Tenco is one of New Zealand’s largest exporters of forest products. We have built to this position since 1991 when the company was set up to export lumber to growing Asian export markets. Experience and reputation count; from small beginnings Tenco has become the largest independent exporter of New Zealand lumber and New Zealand’s 4th largest log exporter. Tenco has a regular shipping program of their own log vessels and in combination with these and other ships currently calls at 7 New Zealand ports (5 North Island and 2 South Island).
Tenco buys standing forests. Tenco currently has a number of forests which they purchased at harvestable age to log over a number of years for export and domestic markets. Tenco also regularly buys smaller tracts of forest to harvest immediately or immature forests to hold until harvest time. Tenco is interested in broadening the base of owners from whom it purchases forests and stands of trees. A deal with Tenco is a certain transaction. The owner and Tenco will agree on a value of the tree crop and then Tenco will pay this amount to the owner either in a lump sum amount or on rate per volume unit out-turn from the forest depending on the nature of the tree crop.
Tenco knows there are a lot of farmers who have trees that are close or ready to harvest and will be asking themselves how they should proceed with the sale of their trees. For some farmers the kind of certain transaction with money in the bank could well be appealing. Tenco is actively interested in buying harvestable forests or trees from areas including all the North Island (except the Gisborne and East Coast districts) and Nelson & Marlborough in the South Island .
If you own a forest in this area (16 years and older) and are ready to enter into this kind of agreement Tenco is interested to develop something with you.
Please contact: Josh.Bannan@tenco.co.nz
Work: +64 7 357 5356 Mobile: +64 21 921 595 www.tenco.co.nz
President's Comment February 2011
From the President
Welcome to 2011, the International Year of Forests
If feral weather is an indicator of global warming then there has to be no doubt left that we are in a warming phase. What a spring we have had, and a summer we are having, with disastrous floods in Australia and Brazil, along with severe snow storms in Europe. In fairness to the unbelievers in climate change, the debate is really about mans role in it.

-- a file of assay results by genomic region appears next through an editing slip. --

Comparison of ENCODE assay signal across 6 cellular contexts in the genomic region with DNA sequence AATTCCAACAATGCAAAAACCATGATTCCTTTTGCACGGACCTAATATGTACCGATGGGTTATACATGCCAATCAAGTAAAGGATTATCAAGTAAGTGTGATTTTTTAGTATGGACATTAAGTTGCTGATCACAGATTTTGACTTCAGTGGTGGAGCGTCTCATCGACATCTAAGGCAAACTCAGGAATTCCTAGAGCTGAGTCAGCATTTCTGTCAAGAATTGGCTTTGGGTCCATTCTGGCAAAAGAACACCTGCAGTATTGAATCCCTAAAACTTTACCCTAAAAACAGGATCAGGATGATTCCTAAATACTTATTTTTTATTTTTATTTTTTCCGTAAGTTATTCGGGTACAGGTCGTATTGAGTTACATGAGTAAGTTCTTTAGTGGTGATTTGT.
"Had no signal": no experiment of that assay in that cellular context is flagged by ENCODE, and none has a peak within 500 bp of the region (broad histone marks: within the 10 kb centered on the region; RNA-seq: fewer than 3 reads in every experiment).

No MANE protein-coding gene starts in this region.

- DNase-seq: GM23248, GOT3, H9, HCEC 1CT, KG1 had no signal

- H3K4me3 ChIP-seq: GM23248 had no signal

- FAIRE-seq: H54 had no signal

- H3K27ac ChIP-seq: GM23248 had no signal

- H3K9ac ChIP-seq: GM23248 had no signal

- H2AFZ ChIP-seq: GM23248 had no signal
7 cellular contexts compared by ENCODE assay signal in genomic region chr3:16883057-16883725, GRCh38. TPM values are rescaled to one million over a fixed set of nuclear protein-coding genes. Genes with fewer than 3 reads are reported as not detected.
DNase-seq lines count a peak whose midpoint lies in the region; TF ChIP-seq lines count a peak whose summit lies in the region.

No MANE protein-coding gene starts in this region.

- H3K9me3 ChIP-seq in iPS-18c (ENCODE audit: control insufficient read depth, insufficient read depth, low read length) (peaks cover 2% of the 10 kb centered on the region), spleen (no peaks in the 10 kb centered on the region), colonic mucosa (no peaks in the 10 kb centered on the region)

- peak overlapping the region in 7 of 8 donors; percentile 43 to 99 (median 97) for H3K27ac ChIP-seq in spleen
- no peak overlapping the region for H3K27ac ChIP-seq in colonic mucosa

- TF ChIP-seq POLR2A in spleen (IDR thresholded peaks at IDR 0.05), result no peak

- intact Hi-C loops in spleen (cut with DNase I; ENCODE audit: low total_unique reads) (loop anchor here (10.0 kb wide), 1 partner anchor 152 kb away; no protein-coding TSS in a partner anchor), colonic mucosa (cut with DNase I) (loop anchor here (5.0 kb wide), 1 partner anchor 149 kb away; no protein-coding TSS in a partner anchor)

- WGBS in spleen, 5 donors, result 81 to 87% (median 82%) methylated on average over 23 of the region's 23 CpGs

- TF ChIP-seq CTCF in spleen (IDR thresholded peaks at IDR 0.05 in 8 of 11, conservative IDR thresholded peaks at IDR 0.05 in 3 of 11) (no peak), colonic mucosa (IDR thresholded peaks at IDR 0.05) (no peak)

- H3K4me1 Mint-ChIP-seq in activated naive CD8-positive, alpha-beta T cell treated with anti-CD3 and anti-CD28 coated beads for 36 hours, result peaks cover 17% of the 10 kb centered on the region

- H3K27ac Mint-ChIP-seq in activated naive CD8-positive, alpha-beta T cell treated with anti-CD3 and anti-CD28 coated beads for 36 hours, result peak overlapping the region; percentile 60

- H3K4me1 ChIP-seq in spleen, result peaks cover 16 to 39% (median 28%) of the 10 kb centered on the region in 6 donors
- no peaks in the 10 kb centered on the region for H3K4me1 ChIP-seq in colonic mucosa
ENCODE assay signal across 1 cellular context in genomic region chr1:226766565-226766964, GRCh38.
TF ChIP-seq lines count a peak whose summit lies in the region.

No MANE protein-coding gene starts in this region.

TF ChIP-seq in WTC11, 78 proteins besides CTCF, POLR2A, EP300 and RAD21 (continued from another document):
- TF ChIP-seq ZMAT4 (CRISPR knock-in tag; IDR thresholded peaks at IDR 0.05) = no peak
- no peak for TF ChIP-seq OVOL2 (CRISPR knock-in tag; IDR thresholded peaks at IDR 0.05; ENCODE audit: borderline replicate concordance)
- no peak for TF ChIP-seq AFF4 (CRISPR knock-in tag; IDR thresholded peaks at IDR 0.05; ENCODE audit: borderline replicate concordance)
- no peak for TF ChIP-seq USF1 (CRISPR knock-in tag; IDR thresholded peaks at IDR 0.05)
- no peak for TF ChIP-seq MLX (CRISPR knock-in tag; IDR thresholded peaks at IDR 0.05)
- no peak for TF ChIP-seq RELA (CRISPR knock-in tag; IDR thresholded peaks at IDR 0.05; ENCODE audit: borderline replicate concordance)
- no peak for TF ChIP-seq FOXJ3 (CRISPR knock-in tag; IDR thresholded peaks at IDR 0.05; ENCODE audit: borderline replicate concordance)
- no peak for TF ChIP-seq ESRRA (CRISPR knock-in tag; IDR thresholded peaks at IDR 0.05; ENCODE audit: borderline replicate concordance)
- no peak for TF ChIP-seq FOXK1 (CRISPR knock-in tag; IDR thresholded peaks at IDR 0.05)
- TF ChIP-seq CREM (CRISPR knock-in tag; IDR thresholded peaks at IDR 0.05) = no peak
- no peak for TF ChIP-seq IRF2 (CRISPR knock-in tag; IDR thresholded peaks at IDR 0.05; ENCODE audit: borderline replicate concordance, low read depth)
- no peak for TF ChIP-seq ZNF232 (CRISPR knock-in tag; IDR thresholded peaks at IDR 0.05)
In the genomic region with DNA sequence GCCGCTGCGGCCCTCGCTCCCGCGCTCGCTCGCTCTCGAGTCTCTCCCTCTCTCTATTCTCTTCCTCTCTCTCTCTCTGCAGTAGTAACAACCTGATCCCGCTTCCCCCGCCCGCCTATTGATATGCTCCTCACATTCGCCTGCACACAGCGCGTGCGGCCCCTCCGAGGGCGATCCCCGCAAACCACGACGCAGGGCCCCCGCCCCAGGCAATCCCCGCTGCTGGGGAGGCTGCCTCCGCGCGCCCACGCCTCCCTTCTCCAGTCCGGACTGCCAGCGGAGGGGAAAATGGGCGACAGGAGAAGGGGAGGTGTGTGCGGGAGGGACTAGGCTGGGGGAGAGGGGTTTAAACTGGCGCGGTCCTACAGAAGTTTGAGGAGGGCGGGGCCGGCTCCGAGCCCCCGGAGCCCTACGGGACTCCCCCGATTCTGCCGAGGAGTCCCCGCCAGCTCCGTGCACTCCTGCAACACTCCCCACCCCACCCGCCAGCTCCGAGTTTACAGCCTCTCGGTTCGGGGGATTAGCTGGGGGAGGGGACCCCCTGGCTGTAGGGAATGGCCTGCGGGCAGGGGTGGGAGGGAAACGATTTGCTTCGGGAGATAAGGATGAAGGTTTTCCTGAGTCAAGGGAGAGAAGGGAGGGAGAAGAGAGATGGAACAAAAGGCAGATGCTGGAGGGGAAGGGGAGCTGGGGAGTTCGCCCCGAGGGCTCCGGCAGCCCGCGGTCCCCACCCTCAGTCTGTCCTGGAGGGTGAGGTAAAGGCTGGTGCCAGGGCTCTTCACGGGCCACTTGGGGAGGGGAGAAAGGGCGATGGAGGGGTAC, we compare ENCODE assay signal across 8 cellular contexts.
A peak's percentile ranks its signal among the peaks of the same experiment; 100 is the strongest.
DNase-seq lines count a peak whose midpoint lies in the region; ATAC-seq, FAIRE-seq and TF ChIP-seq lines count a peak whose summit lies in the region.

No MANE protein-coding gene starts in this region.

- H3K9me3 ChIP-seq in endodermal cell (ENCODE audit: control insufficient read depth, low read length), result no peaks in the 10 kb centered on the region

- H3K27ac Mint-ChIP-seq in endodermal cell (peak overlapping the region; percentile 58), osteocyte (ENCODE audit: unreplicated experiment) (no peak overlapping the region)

Are humans to blame for what is happening to our planet? I strongly suspect we have a part to play so have been watching the results of the climate change talks in Cancun with considerable interest. Can world politicians get their act together to form workable policies to control mans emission?
From reports I have read this is like climbing Mount Ngauruhoe. One step forward, most of one back. David Rhodes, CEO Forest Owners Association, attended and believes progress on forestry related issues, albeit small, has been made. New Zealand emits 0.2 per cent of global carbon so whatever reductions we manage are not going to change the world much. But our ETS puts forestry 'in a good space', so I was disappointed to read from the National Exotic Forest Description committee that we have only managed to plant 6,000 hectares of new forests in 2010.
The reasons for this are many I suspect, but the main one is probably lack of confidence in the Government's commitment to the ETS after 2012. After PM John Key and MPs Nick Smith and David Carter's assurances in October that the Government is committed to the ETS, I expect new plantings will accelerate. The shortage of seed for planting will become the limiting factor here.
Farmers and the ETS
There are many heavily indebted hill country farmers who should be looking closely at planting areas of their farms and trading the carbon sequestered, and a bank manager must be suitably impressed when he sees the MAF sequestration figures. I think the major problem to this happening is a total ignorance about trees amongst farmers. Carbon farming is a very new concept to many and we area conservative lot.
I firmly believe that farmers contemplating this move need to learn something about the crop they are planting, and we are the organisation with that information. Please encourage anyone you know who is considering this move to join us.
Sadly I have to report the South Auckland branch has closed. The members have mostly chosen to join the Waikato branch.
National Environmental Standard
The formulation of this policy is still continuing in the series of meetings held by the Ministry for the Enviroment. We still have a seat at the table, ably filled by Ian Cairns who used to work for them. He tells me it is a hard slog but hopefully a policy, which simplifies the way local and territorial authorities administer the RMA without disadvantaging our members, will emerge.
You will by now have all received a copy of the conference programme for this year's event in Masterton. I know that area well an can assure you we are going to see some great properties, along with interesting discussion and meetings, excellent dinners and above all, the chance to meet and catch up with fellow members. The cost of this year's event makes it very affordable so I look foward to a really good turnout.
Marketing special purposes timbers
Many members now have stands of these ready to harvest. Growing them has taken a long time but the problem of how to market the timber looms. Dean Satchell, along with other growers, is working hard on a plan to set up a specialty timber market place and is putting an application to the Sustainable Farming Fund to help with funds to facilitate this. It is early days yet but we will keep you informed of progress.